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Listed on the Canadian Register:
Statement of Significance
Description of Historic Place
The Ning Young Building is on the west side of Fan Tan Alley in the heart of Victoria’s Chinatown National Historic Site. It is a two-storey vernacular brick building with wooden storefronts with cast-iron columns, arched upper-floor window openings and two doorways to second-storey tenements. This building is slightly lower but almost identical in style to the adjacent building at 10-14 Fan Tan Alley. It is one of nine interconnected buildings and additions that front onto Fan Tan Alley, a narrow mid-block passageway that links Pandora Street to Fisgard Street.
The Ning Young Building is valued as part of a grouping of early buildings that contribute to the historic character and urban pattern of Victoria's Chinatown, the seminal and most intact Chinatown in Canada. In particular, it is part of the final phase of infill in historic Fan Tan Alley.
Seventy-three metres long and between one to two metres wide, and enclosed by nine interconnected buildings and additions, Fan Tan Alley exemplifies the expression of duality in the architecture and cultural landscape of Chinatown. On each block, street façades link together, forming a wall that shields interior spaces and narrow alleyways between and through buildings are linked to central courtyards which were the hidden location of tenements, opium dens, theatres and gambling houses. This configuration allowed the Chinese community to adhere to follow traditional religion, kinship and economic practices while projecting the image of assimilation to Western society. The buildings of Fan Tan Alley are simple, utilitarian structures, which served as a private enclave and refuge for Chinese pioneers.
The properties located on lots 444 on Fisgard Street and 439 on Pandora Street were constructed between 1882 and 1901 with side walls that started to define a narrow mid-block passageway. The four remaining infill sites facing Fan Tan Alley were built from 1912 to 1920. Ning Young Yee Hing Tong was the first owner of 4 Fan Tan Alley (1920) which had commercial space on the ground floor and tenements above. At the time, gambling was on the rise with increased tensions from the impending Chinese Exclusion Act of 1923. The Act was repealed in 1947, after which many of the gambling dens in Fan Tan Alley began to close down. It survives as the only early mid-block passageway that is completely framed by historic buildings.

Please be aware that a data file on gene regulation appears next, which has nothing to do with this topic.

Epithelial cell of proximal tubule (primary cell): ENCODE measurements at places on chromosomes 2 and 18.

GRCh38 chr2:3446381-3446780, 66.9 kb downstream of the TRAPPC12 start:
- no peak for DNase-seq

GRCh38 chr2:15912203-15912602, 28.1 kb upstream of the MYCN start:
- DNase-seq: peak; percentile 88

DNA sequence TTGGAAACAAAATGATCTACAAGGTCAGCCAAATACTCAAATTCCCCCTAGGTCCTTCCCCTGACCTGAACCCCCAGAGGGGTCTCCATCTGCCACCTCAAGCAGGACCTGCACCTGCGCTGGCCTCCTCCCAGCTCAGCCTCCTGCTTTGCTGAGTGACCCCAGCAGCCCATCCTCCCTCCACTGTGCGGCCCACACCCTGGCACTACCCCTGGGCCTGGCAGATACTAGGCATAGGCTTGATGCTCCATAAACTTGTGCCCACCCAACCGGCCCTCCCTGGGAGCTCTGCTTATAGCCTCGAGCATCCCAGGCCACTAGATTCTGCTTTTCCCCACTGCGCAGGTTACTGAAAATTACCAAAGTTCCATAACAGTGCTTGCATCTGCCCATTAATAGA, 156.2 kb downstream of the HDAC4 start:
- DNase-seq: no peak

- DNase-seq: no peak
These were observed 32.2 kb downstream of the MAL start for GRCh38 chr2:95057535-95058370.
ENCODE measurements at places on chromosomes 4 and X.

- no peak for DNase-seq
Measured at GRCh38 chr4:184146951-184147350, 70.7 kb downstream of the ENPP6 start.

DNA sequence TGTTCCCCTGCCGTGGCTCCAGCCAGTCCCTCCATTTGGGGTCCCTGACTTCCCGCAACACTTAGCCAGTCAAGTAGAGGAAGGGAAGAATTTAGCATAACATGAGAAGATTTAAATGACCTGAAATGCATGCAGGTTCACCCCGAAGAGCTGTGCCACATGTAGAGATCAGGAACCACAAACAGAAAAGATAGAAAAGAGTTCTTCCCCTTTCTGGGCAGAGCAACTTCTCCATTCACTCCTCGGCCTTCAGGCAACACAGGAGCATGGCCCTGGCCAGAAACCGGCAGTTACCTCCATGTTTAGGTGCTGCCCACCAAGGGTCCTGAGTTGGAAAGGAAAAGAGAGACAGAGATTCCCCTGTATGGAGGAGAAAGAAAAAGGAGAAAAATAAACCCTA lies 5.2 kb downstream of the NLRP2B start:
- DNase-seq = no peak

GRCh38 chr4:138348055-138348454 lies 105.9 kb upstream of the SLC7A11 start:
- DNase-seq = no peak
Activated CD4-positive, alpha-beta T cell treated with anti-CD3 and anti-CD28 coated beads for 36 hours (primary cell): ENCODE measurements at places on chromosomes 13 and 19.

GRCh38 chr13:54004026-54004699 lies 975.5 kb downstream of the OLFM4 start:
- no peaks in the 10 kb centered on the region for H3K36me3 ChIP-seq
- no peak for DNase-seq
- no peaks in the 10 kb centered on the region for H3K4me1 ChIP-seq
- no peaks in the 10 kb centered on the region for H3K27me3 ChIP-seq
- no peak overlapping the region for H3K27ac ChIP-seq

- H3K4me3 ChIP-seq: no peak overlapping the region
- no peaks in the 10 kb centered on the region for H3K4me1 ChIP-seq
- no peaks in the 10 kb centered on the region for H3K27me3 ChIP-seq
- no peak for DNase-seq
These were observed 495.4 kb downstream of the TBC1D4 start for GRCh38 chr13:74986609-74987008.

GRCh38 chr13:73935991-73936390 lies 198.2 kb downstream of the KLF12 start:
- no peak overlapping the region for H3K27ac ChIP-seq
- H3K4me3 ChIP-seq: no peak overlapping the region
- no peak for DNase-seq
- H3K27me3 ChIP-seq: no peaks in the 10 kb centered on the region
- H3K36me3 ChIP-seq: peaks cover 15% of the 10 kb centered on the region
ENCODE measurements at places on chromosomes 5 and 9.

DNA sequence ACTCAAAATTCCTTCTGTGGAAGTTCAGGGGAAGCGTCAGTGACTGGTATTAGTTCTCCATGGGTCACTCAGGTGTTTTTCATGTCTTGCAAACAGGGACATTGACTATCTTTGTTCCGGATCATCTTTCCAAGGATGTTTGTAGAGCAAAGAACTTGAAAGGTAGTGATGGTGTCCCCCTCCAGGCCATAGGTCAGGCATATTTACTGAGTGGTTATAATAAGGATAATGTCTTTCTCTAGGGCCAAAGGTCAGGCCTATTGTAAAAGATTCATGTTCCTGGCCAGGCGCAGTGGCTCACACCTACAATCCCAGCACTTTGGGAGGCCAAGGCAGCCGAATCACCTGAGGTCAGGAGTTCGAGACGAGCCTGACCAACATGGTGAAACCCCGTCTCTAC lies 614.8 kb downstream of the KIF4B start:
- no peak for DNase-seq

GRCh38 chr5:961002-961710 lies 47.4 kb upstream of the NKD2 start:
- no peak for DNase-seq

Western architects were hired to design buildings throughout Chinatown, as the Chinese were shunned as professionals in the building trades. Charles Elwood Watkins (1875-1942), a prolific Victoria architect, designed the Ning Young Building. In addition to commercial, institutional and residential projects elsewhere, Watkins had a number of Chinese clients in Chinatown.
Source: City of Victoria Planning Department
Key elements that define the heritage character of the Ning Young Building include its:
- location on the west side of Fan Tan Alley, part of a grouping of late-nineteenth and early-twentieth century historic masonry buildings in Victoria's Chinatown
- siting on the property lines, with no setbacks
- continuous commercial and residential use
- commercial form, scale and massing, as expressed by its two-storey height, symmetrical rectangular plan, flat roof, two storefronts facing Fan Tan Alley, and upper-floor tenements
- construction materials, including red brick walls with red mortar, and three cast-iron storefront columns
- vernacular detailing such as brick piers, corbelled brick coursing above the upper-storey windows, wooden storefronts and segmental-arched upper-floor structural openings
- metal flat-bar brackets that were original attachments for a sheet-metal cornice
Local Governments (BC)
Local Government Act, s.967
Theme - Category and Type
- Developing Economies
- Trade and Commerce
Function - Category and Type
- Multiple Dwelling
- Commerce / Commercial Services
- Shop or Wholesale Establishment
Architect / Designer
Charles Elwood Watkins
Location of Supporting Documentation
City of Victoria Planning Department
Cross-Reference to Collection